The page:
Limitoo News

Tairāwhiti locals fed up with impact of constant storms

Locals say Tairāwhiti has had a constant hammering of bad weather - with at least five storms in the past year shutting off roads and cutting off communities.

Tairāwhiti was hit hard by flooding two weeks ago, splitting the bridge at Tokomaru Bay in two
Tairāwhiti was hit hard by flooding three weeks ago, splitting the bridge at Tokomaru Bay in two Photo: ATS Engineering & Network Solutions/Supplied

The region has been hit by serious storms once a month for the past three months.

A study suggests rain like this in Aotearoa is 15 percent more intense and 20 percent more likely to happen than it was 100 years ago.

It was June, then it was November, February, March and April.

Although known as the first place to see the sun, the onslaught of bad weather has not stopped in Tairāwhiti.

Last week, in the most recent storm, a temporary bridge in the isolated Waipiro Bay washed out.

Resident Len Walker said he could not get out, due to the deep water close to his house.

"So I was stuck there for two days, just purely because the water was all sort of murky, you couldn't see the bottom."

He said the land around him that he knew as a child was slowly disappearing.

"The foreshore was actually probably another 25-30 metres out to sea. There was a grassed area out there, that's all gone now. It's not the just the flooding and all that, it's also to do with our tides and there's all sorts of stuff going on there that's taking away the land."

Cyclone Bola in the 1980s was huge, but Walker said big downpours were hitting more and more often.

"That was like a once-in-a-lifetime event, but these sorts of weather events are happening just about every year, multiple times throughout the year as well."

Tairāwhiti Contractors is based in Ruatorea, and has been assisting with the likes of traffic management and inspections during the flooding response.

Its director Kat Kaiwai said the closure of State Highway 35 - the road from Gisborne to the East Cape - was not always shut during a storm.

But the road was shut during both storms over the last two months. The road from Tokomaru Bay to Te Puia Springs is still shut every night.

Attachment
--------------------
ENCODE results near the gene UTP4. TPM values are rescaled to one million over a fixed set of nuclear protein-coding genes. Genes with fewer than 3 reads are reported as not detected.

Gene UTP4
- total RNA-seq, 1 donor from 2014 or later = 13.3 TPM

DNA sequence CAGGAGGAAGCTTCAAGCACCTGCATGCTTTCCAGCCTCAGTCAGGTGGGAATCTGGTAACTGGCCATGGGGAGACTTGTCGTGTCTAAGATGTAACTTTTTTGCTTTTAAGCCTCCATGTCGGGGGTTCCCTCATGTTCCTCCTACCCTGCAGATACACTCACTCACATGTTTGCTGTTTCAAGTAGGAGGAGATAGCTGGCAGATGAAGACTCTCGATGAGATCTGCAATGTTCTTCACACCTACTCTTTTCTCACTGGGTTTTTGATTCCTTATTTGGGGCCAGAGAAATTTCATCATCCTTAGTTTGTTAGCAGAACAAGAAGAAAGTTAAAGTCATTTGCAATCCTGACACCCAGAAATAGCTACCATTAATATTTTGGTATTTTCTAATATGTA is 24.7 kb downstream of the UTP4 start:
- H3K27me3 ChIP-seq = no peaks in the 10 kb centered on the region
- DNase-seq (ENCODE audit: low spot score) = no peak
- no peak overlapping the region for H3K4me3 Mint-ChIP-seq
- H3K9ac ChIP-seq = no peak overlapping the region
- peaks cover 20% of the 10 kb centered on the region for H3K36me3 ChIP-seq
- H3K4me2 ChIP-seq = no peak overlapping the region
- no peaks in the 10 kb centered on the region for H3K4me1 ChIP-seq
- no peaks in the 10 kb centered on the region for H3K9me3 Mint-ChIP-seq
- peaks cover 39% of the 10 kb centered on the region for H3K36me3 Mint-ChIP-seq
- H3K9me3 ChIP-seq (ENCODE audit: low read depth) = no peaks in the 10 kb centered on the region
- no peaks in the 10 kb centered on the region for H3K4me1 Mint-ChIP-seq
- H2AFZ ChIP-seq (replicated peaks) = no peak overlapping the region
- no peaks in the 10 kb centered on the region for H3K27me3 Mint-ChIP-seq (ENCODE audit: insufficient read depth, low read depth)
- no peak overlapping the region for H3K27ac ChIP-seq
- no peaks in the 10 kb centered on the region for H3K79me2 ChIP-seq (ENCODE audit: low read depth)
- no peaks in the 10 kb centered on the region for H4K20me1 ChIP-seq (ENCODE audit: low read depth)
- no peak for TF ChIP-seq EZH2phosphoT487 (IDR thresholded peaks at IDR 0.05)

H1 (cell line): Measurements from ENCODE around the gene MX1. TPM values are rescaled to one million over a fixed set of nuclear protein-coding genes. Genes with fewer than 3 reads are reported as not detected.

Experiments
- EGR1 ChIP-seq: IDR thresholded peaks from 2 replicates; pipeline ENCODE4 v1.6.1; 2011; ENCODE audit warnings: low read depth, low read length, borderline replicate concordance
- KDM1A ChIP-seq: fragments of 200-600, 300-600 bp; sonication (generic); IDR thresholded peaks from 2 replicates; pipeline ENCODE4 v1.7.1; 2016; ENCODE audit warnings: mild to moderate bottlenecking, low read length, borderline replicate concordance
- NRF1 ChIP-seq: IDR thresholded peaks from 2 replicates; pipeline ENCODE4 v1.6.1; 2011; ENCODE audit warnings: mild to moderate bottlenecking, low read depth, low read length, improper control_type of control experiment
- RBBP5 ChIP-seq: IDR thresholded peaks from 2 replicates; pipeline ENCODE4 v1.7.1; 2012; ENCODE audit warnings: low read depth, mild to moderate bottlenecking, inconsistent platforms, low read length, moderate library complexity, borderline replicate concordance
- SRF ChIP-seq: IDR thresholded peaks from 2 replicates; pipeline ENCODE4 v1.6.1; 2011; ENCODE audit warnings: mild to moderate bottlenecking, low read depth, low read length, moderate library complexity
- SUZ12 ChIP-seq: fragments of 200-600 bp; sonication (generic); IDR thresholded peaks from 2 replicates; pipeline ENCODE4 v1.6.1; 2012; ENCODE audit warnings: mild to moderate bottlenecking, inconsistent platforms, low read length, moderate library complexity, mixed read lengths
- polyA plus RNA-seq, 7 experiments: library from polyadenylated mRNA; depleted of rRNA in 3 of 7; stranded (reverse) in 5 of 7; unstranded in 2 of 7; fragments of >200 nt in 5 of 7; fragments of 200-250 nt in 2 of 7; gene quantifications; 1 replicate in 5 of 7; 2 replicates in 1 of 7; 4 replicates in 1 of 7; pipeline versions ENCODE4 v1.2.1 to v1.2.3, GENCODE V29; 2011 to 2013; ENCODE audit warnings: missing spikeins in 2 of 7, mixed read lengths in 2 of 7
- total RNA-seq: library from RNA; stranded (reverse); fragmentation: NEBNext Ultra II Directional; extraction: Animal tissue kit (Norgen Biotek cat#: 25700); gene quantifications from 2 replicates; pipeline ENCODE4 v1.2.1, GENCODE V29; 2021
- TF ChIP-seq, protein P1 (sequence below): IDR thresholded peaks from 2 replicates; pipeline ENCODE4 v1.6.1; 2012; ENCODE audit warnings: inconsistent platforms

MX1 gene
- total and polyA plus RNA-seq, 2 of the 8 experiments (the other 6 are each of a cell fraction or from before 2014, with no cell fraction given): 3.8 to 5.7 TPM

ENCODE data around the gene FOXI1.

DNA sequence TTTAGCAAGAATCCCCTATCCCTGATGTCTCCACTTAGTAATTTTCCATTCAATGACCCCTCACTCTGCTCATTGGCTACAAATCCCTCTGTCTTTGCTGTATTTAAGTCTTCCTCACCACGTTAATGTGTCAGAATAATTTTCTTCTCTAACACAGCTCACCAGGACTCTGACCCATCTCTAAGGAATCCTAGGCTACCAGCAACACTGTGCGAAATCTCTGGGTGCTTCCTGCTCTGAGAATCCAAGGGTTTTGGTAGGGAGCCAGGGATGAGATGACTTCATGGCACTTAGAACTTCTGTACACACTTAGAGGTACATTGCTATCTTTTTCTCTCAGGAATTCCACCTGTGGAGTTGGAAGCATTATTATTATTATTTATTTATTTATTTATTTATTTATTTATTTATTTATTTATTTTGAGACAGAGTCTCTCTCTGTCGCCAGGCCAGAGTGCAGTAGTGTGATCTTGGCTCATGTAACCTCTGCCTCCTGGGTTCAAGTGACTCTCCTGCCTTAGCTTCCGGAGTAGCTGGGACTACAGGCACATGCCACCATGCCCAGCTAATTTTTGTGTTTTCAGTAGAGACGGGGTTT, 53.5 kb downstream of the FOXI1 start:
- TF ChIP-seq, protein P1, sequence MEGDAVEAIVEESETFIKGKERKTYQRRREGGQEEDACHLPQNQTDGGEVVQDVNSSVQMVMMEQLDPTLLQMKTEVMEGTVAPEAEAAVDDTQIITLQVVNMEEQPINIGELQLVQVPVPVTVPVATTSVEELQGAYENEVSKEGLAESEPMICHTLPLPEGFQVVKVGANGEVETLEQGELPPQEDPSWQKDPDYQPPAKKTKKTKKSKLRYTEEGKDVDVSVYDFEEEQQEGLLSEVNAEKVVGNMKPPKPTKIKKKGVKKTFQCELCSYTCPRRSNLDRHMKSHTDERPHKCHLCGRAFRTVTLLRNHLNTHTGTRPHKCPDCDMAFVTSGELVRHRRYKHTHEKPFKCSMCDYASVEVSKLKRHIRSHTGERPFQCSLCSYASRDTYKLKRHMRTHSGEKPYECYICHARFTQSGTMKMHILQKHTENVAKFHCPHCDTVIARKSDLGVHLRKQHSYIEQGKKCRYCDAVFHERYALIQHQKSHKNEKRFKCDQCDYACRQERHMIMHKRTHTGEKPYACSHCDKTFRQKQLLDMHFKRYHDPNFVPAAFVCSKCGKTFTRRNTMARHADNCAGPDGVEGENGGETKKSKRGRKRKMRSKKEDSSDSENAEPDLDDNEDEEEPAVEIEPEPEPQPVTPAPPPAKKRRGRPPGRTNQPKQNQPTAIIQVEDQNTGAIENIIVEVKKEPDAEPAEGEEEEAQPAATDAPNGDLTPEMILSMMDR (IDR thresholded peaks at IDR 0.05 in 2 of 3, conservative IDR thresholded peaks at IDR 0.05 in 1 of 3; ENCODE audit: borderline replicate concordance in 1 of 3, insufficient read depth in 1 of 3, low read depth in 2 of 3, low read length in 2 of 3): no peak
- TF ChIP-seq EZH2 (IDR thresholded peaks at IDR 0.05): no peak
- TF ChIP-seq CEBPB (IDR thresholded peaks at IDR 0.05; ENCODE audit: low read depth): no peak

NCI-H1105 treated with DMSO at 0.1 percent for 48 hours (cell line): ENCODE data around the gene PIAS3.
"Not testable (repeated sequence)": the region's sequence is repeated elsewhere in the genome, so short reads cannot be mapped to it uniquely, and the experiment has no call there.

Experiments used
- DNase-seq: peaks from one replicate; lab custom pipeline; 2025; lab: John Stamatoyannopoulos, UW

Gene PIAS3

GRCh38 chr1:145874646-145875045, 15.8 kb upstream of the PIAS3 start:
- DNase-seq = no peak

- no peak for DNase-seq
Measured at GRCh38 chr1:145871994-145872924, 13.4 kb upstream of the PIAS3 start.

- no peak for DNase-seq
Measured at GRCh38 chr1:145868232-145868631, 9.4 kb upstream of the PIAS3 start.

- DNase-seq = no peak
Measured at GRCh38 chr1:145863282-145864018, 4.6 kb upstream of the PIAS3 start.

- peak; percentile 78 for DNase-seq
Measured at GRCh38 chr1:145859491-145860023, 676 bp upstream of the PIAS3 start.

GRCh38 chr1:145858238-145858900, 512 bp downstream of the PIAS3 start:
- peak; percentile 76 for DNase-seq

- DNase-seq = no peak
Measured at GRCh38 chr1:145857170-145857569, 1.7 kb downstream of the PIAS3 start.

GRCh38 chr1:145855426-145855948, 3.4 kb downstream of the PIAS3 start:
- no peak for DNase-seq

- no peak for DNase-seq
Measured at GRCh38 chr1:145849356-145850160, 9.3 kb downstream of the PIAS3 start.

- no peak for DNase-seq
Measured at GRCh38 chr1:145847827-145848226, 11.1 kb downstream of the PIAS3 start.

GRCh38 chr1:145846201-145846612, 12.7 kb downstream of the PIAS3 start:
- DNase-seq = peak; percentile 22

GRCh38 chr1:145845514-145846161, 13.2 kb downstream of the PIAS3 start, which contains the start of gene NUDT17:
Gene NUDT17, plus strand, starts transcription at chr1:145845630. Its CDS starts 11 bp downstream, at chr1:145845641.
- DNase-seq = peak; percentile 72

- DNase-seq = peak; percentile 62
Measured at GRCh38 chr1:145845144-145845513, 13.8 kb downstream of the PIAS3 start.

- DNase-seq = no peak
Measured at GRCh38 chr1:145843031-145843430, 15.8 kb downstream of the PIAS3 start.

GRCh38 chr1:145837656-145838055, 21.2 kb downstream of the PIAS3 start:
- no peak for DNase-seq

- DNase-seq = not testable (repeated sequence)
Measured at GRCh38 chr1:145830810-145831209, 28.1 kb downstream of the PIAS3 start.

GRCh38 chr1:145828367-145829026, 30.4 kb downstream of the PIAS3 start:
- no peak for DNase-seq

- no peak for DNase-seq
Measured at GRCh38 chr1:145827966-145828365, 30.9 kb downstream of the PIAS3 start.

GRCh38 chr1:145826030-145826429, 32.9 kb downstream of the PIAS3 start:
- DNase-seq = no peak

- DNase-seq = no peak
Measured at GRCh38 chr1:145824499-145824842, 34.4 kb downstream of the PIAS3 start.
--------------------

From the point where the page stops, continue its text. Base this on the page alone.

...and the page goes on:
"So I think with the road closures, and the length of time, that has been a telling point of how serious this has been this time around," she said.

She praised the resilience of East Coast residents, but said it still meant issues could go unreported.

"It could be detrimental in the fact that people aren't aware of what they're going through, because they're so used to managing it themselves," she said.

"Whether they cut their own trees, whether they cut tracks through their farms to make roads and all of that. They've managed to get by but other people don't know that there's a need."

Gisborne District Councillor in the Matakaoa-Waiapu ward, Bill Burdett believed Waka Kotahi had not cared enough about the highway.

He said he told them as much at a recent meeting.

"I don't mince words, I just hooked in and told them, it was unacceptable to have our state highway left in abeyance like it has been, when they spend mega millions on all sorts of roads in the cities and outside of Wellington."

Neither Environment Minister David Parker or Climate Change Minister James Shaw would be interviewed for this story.

But in a statement, a government spokesperson called the recent and regular flooding in Tairāwhiti a "serious concern".

"The government has a broad programme of work underway that will assist in increasing flood resilience and mitigation," the statement read.

"This includes resource management system reform, measures under the essential freshwater reforms (such as those that reduce sedimentation), Jobs for Nature initiatives including riparian planting, climate change adaptation and work with the insurance sector."

Tairāwhiti has the highest amount of sediment movement into waterways of any region besides the West Coast.

The government also approved $13.5 million for improving State Highway 35 and Waka Kotahi was about to provide further advice to the Minister of Transport in the coming weeks.

In a recent speech to the house, Shaw said studies suggested rain like the kinds seen in Tairāwhiti was 15 percent more intense and 20 percent more likely to happen than it was 100 years ago.

This came from a government-funded research project called Extreme Weather Event Real-time Attribution Machine, focused on Canterbury flooding from last year.

In a statement, he said the government is about to consult on a "draft national adaptation plan" to help communities better prepare for climate change.

He said New Zealand's first emissions reduction plan, to be released next month, would outline how the country would lower emissions and limit warming across every part of government and sector of the economy.